Kansas City sports fans are psycopaths. I say this as a longtime Kansas City resident and I say this lovingly. But it is true—Kansas Citians love their sports with an almost unnerving fervor.
It’s the best place for the Big 12 basketball tournament despite its state not being home to a single team in the league. It’s the future home of the country’s first purpose-built stadium for a women’s sports team. It’s the place where one tenth of the population of the entire metro area showed up to the Royals’ World Series parade in 2015. It’s the place that consistently has some of the best World Cup ratings among all U.S. markets. Kansas City sports fans are, by and large, inclusive, passionate, and knowledgeable. They show up.
Some of this is due to the culture of Kansas City itself. Some of it, I’m sure, is due to how disappointing the Chiefs and Royals were for such a long time. For instance, between January 17, 1994 and September 29, 2014—two whole decades’ worth of time—neither team managed to win a single playoff game. To be a Kansas City sports fan during those years was often hard, but fans kept coming back for more nevertheless.
The past two years of Royals fandom, however, have felt different. Last May and June, the fanbase was angrier than it has been in a long, long time. It helped catalyze change in leadership, with Dayton Moore’s firing finally falling last September. This year, there was some initial intrigue. It was dashed almost immediately, as the Royals only won four of their first 20 games, stood at 18-51 in mid-June, and didn’t win three games in a row until late July. That anger still existed, but it got replaced by the one thing that was worth: apathy.
After the season ended, we got a look into just how bad it was. Thanks in part to popular rule changes (and the ever-increasing span of time since the height of the pandemic), median attendance rose 10% and median TV ratings rose 7%. But the Royals, well, the Royals’ attendance remained flat, and their TV ratings dropped a whopping 30% from last year, the second-largest ratings decrease among MLB.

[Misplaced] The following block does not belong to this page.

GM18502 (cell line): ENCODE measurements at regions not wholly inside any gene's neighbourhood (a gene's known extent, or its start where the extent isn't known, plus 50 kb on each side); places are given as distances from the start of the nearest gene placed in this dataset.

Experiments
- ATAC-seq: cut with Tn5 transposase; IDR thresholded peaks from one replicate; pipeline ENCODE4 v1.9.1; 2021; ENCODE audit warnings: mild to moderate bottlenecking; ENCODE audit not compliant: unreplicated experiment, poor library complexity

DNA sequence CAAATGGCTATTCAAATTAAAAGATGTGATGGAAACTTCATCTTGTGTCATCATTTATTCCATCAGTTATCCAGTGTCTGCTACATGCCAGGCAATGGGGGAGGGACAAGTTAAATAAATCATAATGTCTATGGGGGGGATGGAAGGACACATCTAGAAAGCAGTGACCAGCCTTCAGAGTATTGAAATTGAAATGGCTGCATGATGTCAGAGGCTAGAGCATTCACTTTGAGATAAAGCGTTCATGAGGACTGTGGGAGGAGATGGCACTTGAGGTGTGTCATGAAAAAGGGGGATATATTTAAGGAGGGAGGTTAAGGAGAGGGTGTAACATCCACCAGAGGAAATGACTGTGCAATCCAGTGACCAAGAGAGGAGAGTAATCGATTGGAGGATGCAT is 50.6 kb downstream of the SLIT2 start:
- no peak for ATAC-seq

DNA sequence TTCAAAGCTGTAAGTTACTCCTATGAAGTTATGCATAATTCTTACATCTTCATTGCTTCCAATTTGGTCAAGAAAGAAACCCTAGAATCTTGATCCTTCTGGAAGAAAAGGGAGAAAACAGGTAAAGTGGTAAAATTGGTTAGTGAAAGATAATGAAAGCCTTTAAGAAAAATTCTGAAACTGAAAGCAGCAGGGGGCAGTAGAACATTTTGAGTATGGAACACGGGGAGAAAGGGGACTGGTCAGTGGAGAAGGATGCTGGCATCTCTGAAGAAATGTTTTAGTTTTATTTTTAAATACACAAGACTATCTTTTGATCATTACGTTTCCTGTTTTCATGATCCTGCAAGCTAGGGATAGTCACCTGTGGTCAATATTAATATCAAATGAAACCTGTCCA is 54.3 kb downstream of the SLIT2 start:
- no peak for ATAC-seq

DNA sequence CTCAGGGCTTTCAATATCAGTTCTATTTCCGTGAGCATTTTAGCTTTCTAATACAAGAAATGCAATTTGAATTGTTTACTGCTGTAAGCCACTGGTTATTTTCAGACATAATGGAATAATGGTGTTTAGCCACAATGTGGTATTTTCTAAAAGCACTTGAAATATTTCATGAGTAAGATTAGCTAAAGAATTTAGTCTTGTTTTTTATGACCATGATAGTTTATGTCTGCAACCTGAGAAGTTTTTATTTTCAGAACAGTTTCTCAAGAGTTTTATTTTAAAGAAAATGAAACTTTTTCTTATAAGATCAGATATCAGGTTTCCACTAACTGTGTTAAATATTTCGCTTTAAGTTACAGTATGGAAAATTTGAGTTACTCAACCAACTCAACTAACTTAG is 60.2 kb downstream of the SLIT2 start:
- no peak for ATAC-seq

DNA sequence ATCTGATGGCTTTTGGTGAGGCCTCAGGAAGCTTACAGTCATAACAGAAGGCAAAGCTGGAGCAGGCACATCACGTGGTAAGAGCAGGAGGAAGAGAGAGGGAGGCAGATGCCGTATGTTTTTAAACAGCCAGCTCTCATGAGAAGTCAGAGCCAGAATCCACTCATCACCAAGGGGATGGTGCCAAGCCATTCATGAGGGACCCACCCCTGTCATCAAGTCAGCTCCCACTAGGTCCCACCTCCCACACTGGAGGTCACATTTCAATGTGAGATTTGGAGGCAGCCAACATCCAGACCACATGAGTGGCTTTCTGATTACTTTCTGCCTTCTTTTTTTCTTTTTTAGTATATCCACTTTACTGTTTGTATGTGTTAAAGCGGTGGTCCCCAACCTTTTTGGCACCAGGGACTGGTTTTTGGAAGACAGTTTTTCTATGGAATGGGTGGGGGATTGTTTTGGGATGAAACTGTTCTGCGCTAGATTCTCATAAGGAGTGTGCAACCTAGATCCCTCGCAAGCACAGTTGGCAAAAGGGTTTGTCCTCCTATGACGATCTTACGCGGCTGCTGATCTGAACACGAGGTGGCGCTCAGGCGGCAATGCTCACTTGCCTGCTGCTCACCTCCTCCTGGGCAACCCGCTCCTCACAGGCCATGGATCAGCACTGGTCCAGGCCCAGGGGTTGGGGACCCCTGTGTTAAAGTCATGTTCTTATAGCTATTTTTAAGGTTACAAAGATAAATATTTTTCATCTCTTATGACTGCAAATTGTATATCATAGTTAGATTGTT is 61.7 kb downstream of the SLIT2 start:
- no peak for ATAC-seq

Fans are checked out. They’re jaded. They are, to use marketing terminology, disengaged. The new stadium push has only exacerbated this. What might otherwise look like a relatively benign move to build a new stadium for the future looks like a cash grab and a smack in the face. Just read some of the responses to one of the Royals’ recent posts about the stadium. Not great!
That last photoshop with Shohei Ohtani in a Royals jersey is pretty funny. But it’s also a really good insight even if it was just made as a joke: there’s only one way to get Royals fans remotely interested, and that is by the ownership opening up their pocketbooks and spending a ton of money.
What could that money look like? It could look like an extension for Bobby Witt Jr., which is going to be expensive in the realm of at least $200 million guaranteed. It could mean going out and spending a ton of money on one of the top ten or so MLB free agents, which will likely going to cost at least $100 million guaranteed. It could be a mix of things that results in an extra $30 million or so above what the Royals spent in 2023, even if that doesn’t coincide with a huge individual splurge.
The Royals have backed themselves into a corner here. They’ve done so by demanding public tax dollars, matching the franchise record for losses in a single season, and continuing to promote the same talent from within who presided over the Royals’ current streak of crappy baseball. Fans are mad, if they care at all, as those bandwagon fans who joined back in the mid-2010s are long gone.
Winning games would help, but the Royals can’t win any games in the offseason. Being aggressive with the roster would likely help in the long run, but fans are fond of many young players like MJ Melendez, Nick Pratto, and Vinnie Pasquantino as well as of veterans like Salvador Perez; trading them might make the team look worse right now. Asking the Royals to trust in new leadership would help except current leadership looks a lot like old leadership—including Sherman, who has been the principal owner of the team for four years now.
So, there’s only way out here. The Royals must spend money, and a lot of money. They must make bold commitments to current players or decisively bring in new ones. There’s no other way to convince fans that the team is prepared to do what it takes to win. Should they be spending a lot at this time? That, unfortunately, is beside the point. If the Royals do not spend money, they risk losing voters.
There’s one more thing the Royals could do, I suppose, which would be to play hardball and threaten to leave if they don’t get the funding they want from the city. But considering all the ownership team has done so far is cut payroll and lose a ton of games, the fans might just laugh and turn their attention back on the Chiefs. We’ll see, but in any case, the clock is ticking.